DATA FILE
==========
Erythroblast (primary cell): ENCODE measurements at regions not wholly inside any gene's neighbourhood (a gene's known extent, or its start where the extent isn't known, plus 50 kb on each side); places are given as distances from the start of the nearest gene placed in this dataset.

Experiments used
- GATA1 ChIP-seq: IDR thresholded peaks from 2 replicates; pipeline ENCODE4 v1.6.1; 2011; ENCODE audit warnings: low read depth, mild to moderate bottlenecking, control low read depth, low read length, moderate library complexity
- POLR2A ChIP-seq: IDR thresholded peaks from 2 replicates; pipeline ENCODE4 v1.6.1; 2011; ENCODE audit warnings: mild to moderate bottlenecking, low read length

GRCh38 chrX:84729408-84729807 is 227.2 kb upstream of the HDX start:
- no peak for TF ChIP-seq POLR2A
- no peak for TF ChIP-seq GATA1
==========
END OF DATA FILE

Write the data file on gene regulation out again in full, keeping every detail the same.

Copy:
Erythroblast (primary cell): ENCODE measurements at regions not wholly inside any gene's neighbourhood (a gene's known extent, or its start where the extent isn't known, plus 50 kb on each side); places are given as distances from the start of the nearest gene placed in this dataset.

Experiments used
- GATA1 ChIP-seq: IDR thresholded peaks from 2 replicates; pipeline ENCODE4 v1.6.1; 2011; ENCODE audit warnings: low read depth, mild to moderate bottlenecking, control low read depth, low read length, moderate library complexity
- POLR2A ChIP-seq: IDR thresholded peaks from 2 replicates; pipeline ENCODE4 v1.6.1; 2011; ENCODE audit warnings: mild to moderate bottlenecking, low read length

GRCh38 chrX:84729408-84729807 is 227.2 kb upstream of the HDX start:
- no peak for TF ChIP-seq POLR2A
- no peak for TF ChIP-seq GATA1